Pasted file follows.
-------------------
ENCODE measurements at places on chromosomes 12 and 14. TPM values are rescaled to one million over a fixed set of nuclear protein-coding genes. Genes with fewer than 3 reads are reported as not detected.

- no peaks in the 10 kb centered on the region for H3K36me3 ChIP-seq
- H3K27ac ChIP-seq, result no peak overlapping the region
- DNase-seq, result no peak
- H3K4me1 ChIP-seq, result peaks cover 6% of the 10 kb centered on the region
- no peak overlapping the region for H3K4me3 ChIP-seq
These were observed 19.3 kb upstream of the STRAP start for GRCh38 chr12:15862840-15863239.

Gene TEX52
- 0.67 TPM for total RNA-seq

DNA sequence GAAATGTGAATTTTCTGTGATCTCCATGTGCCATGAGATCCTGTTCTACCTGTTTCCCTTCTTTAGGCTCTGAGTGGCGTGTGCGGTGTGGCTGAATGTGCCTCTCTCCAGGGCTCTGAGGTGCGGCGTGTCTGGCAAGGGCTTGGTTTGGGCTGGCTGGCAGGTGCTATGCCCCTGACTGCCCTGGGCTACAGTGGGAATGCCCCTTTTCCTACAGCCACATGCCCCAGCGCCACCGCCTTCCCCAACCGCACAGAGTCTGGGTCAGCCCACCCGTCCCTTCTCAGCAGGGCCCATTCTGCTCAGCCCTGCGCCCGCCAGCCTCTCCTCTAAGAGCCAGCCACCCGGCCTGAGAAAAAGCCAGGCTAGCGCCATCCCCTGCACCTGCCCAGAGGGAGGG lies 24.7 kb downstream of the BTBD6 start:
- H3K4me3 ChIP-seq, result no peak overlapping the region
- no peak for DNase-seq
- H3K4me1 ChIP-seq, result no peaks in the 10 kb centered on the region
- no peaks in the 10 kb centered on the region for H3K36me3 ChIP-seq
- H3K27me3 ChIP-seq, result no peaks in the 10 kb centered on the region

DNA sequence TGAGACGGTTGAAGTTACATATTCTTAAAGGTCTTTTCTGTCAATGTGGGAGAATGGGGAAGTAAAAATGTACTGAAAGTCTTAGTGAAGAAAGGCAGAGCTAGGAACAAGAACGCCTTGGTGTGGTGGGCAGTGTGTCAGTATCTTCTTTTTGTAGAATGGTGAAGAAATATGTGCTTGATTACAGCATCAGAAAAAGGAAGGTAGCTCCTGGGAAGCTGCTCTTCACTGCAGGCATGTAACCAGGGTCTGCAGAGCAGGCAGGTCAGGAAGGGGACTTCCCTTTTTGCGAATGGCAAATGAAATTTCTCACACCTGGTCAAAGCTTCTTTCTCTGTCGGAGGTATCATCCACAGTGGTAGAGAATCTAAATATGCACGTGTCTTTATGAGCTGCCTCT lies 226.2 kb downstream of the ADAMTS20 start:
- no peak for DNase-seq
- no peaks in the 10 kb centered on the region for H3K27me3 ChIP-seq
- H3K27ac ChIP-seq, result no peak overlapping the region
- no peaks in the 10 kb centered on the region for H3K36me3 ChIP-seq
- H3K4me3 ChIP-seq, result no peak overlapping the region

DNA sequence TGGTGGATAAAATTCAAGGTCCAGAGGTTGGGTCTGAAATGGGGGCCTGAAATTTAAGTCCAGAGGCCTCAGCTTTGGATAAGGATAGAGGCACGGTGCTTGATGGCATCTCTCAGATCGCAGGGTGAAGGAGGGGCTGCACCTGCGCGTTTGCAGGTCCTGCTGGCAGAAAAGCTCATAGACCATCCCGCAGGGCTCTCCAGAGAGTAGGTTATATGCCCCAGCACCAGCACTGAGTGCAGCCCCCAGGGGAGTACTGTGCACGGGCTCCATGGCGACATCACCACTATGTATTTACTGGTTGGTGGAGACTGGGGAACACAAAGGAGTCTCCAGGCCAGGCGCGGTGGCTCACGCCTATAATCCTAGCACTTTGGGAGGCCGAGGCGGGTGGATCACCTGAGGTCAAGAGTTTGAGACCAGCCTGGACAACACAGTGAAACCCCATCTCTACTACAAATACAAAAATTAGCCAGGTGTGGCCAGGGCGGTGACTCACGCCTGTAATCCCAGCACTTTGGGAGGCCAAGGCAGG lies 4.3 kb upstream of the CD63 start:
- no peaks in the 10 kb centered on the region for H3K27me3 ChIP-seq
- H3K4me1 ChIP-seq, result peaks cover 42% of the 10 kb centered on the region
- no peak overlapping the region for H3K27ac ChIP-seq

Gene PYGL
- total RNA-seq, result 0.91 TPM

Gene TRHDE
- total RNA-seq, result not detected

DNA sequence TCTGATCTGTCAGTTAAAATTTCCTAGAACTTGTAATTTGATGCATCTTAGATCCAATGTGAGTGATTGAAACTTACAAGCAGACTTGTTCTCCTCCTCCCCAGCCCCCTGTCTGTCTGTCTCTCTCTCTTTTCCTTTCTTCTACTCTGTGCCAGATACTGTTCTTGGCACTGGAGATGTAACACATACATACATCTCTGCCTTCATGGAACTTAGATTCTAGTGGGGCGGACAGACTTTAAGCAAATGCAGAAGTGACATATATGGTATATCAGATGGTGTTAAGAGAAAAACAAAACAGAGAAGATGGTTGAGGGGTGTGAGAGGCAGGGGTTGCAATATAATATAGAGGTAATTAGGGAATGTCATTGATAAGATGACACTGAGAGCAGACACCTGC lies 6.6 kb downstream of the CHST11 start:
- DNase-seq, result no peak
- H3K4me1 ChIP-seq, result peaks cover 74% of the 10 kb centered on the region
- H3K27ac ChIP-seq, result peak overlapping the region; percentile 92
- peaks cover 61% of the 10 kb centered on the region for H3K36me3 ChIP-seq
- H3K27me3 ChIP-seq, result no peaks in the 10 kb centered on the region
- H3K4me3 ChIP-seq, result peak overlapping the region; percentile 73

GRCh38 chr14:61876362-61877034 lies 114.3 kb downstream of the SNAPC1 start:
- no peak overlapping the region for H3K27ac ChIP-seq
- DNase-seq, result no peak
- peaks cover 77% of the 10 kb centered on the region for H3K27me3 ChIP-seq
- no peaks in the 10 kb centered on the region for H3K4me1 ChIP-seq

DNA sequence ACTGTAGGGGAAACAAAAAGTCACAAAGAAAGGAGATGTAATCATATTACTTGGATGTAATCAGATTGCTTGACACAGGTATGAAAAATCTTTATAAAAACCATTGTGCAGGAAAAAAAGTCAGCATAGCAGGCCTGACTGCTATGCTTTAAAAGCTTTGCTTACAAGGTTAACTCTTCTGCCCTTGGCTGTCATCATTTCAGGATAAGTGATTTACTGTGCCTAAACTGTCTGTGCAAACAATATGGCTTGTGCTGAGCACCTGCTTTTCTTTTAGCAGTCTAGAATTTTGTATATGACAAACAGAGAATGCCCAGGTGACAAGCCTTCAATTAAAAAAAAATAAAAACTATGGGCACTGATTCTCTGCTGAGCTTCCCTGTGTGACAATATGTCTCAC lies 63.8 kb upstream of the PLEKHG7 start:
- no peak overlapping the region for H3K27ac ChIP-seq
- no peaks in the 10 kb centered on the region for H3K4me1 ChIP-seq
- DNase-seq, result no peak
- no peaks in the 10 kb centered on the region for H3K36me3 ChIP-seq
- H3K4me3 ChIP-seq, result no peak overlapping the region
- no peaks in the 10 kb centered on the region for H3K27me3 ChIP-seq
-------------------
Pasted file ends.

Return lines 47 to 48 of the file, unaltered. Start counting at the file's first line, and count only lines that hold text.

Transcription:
- H3K4me3 ChIP-seq, result no peak overlapping the region
- no peaks in the 10 kb centered on the region for H3K27me3 ChIP-seq